VR Development of Todd Damnit (Part 2): Narrative & Comedy Design

Many people already know that I enjoy creating narrative-driven games and interactive experiences. So when I got the opportunity to make my first VR game, of course it had to be just that. I’ve played VR games at showcases and exhibitions in the past, so I started to develop an understanding of the challenges of designing narrative in VR. The biggest problem is this:

Being place in a VR world causes the players to be driven by their own curiosity. So if there’s a narrative, players are more likely to not pay attention to the story, due to being distracted very easily.

Players can choose whether or not to pay attention to a narrative, especially in VR. However for my game, I want players to pay attention, listen and take part in the narrative.  So I designed my game so that the players need to listen to the ghost talking, in order to figure out where he is located to stab him.

 


Designing Fluid Narrative Flow

Todd the Ghost needs to be constantly talking in order for the player to determine where he is located, but Todd blabbers on for only a certain amount of time. So when he stops talking, the player could potentially lose where Todd’s position is. So now what?

I want the players to interrupt Todd’s raging by stabbing him while he is talking. However, one problem I noticed early on is that players may want to keep listening to him rambling on. I obviously can’t record a massive endless run of dialogue for this small project, so I had to figure out a way to finish off Todd’s dialogue without the player forgetting where he is located when he’s done. I designed a fluid dialogue tree so that Todd will spit out roughly 3 insults to the player when he is in a vulnerable state (meaning the player can attack him). After those insults, he will do around 10 seconds or so of exertions — like laughing, aggressive breathing or screaming. This audio line is meant to hint at players that he has stopped talking and that the option to attack him is still available. After that, there will be about 3-5 seconds of silence and then Todd will scream out a bark, intending to attack the player. Due to scope and time, this mechanic of Todd attacking the player if they do not attack him first has not yet been implemented. So there currently is no lose state. I’m hoping to design it so that if the player gets attacked a certain amount of times by the end of the game, they will get a certain type of ending. For example, if the player was attacked 3+ more times out of the 6 rounds, they will be killed by Todd. This first-draft diagram shows how I originally wanted the player to die right after failing to attack 3 times, however that’ll shorten the VR experience and prompt the player to restart, which they may not want to try again. Potentially having various endings based off how well the player plays the game will at least give the player a full satisfying experience.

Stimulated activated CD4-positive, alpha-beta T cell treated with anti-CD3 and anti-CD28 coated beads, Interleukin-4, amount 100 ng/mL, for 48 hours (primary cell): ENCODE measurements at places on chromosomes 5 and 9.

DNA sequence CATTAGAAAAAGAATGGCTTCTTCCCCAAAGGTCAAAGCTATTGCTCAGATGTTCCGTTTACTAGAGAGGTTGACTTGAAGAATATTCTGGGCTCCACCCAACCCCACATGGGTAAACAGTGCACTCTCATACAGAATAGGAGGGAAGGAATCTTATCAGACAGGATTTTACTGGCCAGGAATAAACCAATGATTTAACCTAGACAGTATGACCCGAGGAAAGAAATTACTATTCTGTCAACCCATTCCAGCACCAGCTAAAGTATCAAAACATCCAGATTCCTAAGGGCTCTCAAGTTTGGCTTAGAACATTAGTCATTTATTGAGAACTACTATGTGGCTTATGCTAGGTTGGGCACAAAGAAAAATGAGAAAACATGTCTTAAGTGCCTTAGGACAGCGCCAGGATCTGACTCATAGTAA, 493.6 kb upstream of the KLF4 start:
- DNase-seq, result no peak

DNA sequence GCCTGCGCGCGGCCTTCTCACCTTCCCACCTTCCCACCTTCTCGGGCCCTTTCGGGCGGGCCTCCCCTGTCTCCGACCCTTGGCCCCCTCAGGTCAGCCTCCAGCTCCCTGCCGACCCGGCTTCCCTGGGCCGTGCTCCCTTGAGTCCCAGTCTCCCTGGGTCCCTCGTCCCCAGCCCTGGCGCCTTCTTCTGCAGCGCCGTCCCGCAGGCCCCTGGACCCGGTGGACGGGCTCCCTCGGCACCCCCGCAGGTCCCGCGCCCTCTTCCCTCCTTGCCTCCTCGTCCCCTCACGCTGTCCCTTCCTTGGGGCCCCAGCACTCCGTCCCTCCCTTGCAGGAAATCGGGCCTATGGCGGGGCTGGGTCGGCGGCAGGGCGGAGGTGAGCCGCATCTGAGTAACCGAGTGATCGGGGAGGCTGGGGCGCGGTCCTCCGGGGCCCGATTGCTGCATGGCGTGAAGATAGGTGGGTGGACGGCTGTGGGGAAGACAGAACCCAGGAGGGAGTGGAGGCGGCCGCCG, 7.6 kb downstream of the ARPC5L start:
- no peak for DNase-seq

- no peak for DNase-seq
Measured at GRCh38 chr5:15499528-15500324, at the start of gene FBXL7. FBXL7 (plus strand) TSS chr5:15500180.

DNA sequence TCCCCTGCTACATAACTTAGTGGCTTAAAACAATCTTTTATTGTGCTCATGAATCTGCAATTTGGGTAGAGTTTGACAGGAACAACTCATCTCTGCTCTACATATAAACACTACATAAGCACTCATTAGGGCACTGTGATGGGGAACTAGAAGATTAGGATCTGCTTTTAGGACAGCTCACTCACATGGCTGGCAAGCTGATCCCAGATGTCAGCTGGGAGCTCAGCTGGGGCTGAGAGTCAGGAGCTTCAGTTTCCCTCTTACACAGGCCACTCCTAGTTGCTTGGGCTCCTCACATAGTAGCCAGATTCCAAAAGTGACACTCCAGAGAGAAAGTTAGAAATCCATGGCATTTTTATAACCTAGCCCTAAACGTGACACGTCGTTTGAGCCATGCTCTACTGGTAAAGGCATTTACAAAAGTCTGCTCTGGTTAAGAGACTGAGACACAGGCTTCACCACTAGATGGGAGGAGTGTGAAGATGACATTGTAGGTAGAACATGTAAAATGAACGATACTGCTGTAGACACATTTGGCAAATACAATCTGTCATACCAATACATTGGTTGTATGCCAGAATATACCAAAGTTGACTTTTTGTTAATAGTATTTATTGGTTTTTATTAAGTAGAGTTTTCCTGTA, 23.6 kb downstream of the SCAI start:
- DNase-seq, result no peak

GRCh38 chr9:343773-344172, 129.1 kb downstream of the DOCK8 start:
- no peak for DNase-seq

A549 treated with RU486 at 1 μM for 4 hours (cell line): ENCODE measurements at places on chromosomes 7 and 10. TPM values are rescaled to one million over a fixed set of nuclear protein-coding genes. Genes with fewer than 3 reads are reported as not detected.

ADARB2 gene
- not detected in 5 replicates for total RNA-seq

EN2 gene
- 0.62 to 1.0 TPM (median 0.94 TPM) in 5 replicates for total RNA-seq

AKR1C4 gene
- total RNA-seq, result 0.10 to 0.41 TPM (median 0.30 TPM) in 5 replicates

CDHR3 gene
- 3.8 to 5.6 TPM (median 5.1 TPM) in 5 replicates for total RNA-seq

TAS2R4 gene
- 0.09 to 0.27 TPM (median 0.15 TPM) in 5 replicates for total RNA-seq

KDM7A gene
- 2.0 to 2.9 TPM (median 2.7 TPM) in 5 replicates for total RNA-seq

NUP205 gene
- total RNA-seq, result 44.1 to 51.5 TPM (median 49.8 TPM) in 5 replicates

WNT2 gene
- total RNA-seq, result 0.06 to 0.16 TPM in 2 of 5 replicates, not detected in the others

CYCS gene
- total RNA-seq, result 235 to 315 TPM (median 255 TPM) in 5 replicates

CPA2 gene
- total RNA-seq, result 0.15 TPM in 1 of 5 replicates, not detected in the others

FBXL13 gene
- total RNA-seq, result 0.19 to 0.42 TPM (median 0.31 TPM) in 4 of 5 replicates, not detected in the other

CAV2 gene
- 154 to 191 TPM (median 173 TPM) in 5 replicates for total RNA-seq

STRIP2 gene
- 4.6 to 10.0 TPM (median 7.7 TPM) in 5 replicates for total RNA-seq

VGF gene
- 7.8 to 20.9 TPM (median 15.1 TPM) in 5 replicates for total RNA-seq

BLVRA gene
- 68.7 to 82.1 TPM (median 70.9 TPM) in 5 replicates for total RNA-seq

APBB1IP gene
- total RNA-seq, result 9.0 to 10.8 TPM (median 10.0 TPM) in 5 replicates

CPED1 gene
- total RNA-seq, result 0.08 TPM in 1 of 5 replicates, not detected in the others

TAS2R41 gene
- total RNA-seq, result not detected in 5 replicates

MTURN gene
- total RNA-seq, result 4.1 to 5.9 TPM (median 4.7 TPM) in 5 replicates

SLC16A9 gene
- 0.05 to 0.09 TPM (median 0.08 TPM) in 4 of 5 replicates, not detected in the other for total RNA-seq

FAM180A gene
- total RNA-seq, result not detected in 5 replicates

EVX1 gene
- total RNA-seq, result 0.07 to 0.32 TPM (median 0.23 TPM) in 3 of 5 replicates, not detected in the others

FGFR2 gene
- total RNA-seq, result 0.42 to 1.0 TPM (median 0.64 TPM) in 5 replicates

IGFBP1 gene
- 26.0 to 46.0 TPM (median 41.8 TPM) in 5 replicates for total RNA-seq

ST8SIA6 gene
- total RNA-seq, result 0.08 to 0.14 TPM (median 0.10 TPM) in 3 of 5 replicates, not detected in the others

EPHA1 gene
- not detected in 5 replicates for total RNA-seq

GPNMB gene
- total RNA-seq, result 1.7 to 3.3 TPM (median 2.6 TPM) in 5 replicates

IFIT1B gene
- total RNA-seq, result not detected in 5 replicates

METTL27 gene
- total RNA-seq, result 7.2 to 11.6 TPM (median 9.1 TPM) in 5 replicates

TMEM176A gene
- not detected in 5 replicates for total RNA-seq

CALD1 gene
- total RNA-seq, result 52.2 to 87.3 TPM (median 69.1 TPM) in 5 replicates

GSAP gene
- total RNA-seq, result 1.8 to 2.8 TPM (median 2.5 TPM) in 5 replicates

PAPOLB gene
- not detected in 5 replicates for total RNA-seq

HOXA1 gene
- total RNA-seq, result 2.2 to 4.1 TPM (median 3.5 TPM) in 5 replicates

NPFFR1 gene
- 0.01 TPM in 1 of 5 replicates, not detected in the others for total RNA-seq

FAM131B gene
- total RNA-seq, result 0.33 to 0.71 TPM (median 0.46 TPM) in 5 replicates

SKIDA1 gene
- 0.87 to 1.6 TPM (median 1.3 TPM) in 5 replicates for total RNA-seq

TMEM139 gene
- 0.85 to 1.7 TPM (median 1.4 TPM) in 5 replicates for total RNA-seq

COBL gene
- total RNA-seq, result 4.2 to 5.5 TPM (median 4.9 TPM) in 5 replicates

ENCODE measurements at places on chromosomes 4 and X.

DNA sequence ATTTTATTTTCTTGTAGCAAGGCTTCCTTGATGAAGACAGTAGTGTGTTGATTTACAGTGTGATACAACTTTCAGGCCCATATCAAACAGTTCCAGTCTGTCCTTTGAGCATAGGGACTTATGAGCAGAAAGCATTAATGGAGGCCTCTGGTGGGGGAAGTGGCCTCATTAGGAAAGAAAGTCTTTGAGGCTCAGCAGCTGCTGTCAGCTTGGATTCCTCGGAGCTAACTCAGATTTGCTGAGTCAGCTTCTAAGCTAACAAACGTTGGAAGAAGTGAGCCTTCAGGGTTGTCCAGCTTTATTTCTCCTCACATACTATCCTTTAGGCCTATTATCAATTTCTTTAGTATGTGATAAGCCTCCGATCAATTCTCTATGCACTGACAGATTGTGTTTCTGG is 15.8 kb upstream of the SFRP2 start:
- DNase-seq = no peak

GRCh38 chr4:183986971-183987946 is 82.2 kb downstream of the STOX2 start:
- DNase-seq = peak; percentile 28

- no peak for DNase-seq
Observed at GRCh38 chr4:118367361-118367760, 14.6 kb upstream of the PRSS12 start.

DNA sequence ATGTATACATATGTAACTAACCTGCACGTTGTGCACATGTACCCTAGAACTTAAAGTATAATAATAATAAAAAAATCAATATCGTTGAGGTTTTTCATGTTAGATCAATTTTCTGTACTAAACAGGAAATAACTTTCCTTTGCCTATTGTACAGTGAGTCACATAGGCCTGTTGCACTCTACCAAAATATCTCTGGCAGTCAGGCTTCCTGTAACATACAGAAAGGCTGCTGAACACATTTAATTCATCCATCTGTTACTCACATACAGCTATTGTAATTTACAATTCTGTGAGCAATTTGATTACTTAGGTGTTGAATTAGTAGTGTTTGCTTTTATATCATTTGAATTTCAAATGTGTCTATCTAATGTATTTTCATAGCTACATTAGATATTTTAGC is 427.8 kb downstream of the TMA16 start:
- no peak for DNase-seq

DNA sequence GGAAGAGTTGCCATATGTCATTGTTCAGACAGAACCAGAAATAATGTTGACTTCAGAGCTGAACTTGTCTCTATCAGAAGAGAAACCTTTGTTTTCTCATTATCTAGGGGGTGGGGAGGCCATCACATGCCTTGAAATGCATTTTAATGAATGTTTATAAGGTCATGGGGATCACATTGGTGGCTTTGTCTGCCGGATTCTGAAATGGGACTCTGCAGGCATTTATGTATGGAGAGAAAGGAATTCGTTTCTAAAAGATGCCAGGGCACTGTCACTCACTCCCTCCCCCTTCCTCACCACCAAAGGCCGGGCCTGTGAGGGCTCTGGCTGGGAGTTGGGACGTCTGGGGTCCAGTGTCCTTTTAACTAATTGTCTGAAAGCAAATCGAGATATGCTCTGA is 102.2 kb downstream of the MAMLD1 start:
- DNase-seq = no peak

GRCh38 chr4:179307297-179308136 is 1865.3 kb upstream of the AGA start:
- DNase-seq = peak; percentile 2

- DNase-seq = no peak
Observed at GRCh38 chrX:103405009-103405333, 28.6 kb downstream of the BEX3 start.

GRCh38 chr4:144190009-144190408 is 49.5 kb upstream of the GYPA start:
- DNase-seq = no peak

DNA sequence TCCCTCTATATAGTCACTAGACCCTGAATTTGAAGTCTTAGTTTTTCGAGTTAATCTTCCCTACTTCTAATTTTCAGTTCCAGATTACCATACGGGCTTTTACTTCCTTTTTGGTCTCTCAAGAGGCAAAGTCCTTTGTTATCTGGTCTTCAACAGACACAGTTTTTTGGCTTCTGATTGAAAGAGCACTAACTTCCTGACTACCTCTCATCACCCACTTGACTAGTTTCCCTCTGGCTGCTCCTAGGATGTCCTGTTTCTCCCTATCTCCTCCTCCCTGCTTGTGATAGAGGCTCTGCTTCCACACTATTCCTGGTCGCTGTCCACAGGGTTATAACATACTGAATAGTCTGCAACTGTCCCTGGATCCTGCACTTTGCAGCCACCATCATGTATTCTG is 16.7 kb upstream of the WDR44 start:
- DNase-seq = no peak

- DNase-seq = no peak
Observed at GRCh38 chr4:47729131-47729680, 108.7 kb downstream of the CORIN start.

The first-draft of Todd’s dialogue tree based off player actions.

 


The Character of Todd the Ghost

Todd’s character is highly amusing to me and I really enjoyed writing him. He’s a college frat who died in the basement of his fraternity. He’s a complete douche and died being a douche. A minor character I have in the game for a small section is Brad, who a typical normal guy who is used as a foil to contrast how self-centered Todd is. One challenge I wanted to take on was designing Todd as a villain you’d love to hate. Originally I wanted his character to be drunk like at a party, but I found early on that players may not want to attack someone who is this vulnerable. So Todd had to be a terrible — yet entertaining — character on purpose. He is responsible for and in control of his actions. So if he decides to act like a dick, you do not feel as bad hurting him. In order to making him enjoyable to hurt, his reactions to the player’s actions are vital. His reactions had to be extremely expressive, which is why I decided to throw in a lot of profanity and curse words.

Todd the ghost is a character you’d love to hate. Due to his expressive reactions, you find enjoyment and satisfaction when attacking him.

For this character I heavily found inspiration from Borderlands 2‘s Handsome Jack. He is exactly the type of character I wanted Todd to be, so I wrote most of Todd’s lines in Jack’s voice to help me quickly visualize and understand his character. Luckily my voice-over actor was comfortable and excited to do some very loud dialogue recording like yelling offensive content and screaming.